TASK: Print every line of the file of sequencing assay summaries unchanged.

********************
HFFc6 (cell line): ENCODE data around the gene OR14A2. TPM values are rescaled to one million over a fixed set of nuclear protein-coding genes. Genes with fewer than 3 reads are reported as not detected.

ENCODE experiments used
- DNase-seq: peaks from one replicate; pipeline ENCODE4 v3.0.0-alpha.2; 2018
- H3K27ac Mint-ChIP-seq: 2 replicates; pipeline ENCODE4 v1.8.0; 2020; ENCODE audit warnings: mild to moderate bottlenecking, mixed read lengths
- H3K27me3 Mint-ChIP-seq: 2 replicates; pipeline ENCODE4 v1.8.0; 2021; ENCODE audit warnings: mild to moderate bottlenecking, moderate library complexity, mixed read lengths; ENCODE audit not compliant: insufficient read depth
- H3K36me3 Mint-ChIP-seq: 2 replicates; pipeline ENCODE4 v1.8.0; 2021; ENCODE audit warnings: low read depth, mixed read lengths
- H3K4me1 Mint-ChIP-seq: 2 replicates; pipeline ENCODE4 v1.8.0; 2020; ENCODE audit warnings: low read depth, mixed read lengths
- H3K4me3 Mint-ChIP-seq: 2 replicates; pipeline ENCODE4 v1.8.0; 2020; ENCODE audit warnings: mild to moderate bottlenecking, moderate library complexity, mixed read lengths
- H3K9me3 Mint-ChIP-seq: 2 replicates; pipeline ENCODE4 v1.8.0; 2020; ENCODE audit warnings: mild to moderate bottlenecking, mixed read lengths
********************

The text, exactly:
HFFc6 (cell line): ENCODE data around the gene OR14A2. TPM values are rescaled to one million over a fixed set of nuclear protein-coding genes. Genes with fewer than 3 reads are reported as not detected.

ENCODE experiments used
- DNase-seq: peaks from one replicate; pipeline ENCODE4 v3.0.0-alpha.2; 2018
- H3K27ac Mint-ChIP-seq: 2 replicates; pipeline ENCODE4 v1.8.0; 2020; ENCODE audit warnings: mild to moderate bottlenecking, mixed read lengths
- H3K27me3 Mint-ChIP-seq: 2 replicates; pipeline ENCODE4 v1.8.0; 2021; ENCODE audit warnings: mild to moderate bottlenecking, moderate library complexity, mixed read lengths; ENCODE audit not compliant: insufficient read depth
- H3K36me3 Mint-ChIP-seq: 2 replicates; pipeline ENCODE4 v1.8.0; 2021; ENCODE audit warnings: low read depth, mixed read lengths
- H3K4me1 Mint-ChIP-seq: 2 replicates; pipeline ENCODE4 v1.8.0; 2020; ENCODE audit warnings: low read depth, mixed read lengths
- H3K4me3 Mint-ChIP-seq: 2 replicates; pipeline ENCODE4 v1.8.0; 2020; ENCODE audit warnings: mild to moderate bottlenecking, moderate library complexity, mixed read lengths
- H3K9me3 Mint-ChIP-seq: 2 replicates; pipeline ENCODE4 v1.8.0; 2020; ENCODE audit warnings: mild to moderate bottlenecking, mixed read lengths